We added the Carob as a powder, right into the kettle, before the beginning of the boil. We used 10 kilograms of Carob for this 400 liter batch, so our addition was 25 grams of Carob per liter! That is what we brewers call a "non-trivial addition", my friends.
With the beer ready, it was time to revisit the old design- which featured a Carob pod hanging unattractively above two (hopefully, public domain) images of a beer and a Caribou:
Once again, we started designing a relief print. The first attempt went pretty well, with the exception of the antlers, which clearly gave me some trouble. You know when you're painting text on poster, but you misjudge the space, and by the end you're really squeezing those last few letters in? That's how I felt about these antlers on my first attempt:
My old art teachers would have been happy about how I really "used the canvas" on this design, filling all of the available space and creating some interesting negative spaces. But after all of that fuss on those majestic antlers, they had to be cut from the final image!
We kegged the beer only a few days ago, ending up with 360 liters- or a dozen thirty liter kegs.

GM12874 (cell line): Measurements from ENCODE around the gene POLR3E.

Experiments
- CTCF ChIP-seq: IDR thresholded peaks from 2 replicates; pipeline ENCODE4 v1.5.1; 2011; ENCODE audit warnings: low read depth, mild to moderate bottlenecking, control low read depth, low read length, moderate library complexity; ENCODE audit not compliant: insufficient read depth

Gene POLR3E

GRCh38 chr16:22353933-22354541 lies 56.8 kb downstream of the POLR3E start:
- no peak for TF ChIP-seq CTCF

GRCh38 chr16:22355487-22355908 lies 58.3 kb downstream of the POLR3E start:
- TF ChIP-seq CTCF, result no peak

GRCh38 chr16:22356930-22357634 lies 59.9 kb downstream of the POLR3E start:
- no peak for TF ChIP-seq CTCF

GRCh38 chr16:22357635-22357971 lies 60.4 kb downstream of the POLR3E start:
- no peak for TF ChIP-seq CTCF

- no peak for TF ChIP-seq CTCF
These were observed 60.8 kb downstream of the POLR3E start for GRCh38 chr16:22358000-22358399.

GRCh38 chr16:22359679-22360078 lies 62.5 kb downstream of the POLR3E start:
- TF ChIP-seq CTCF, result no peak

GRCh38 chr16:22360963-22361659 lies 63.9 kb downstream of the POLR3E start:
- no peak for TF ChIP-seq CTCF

We've already brought one of those kegs to Project Brew, the mini beer festival staged by the most recent graduating class from the Brewmaster program at Niagara College (This particular group was special to me, as I had them as students! Congrats, Cheers, and Good Luck everyone!) and the beer was quite well received there!
We plan to put aside at least one more keg for cellaring, which leaves us with only about 10 kegs to share with our friends. Look for them to go on tap shortly!
This new 2015 Carobou is young (rather young indeed, for a barleywine) but it isn't hot; it is remarkably refined for its age, with a powerful, wonderful aroma of dried, dark (bordering on tropical) fruits, and a decadent body as well as a rich flavour, marked by an sweetly earthy, spicy character. The Carob's chocolaty notes are more woodsy than what you might expect from Cacao nibs, more like chocolate covered truffles than milk chocolate. The Carob character is complementary with the base style, enhancing and rounding out the luscious maltiness and boozy, brandy-like complexity you would expect in a big barleywine. It's a rather different- but very special brew. We hope you like it as much as we do around our home. Happy Holidays!
Cheers! Here's to 2016,
-The Garden Brewers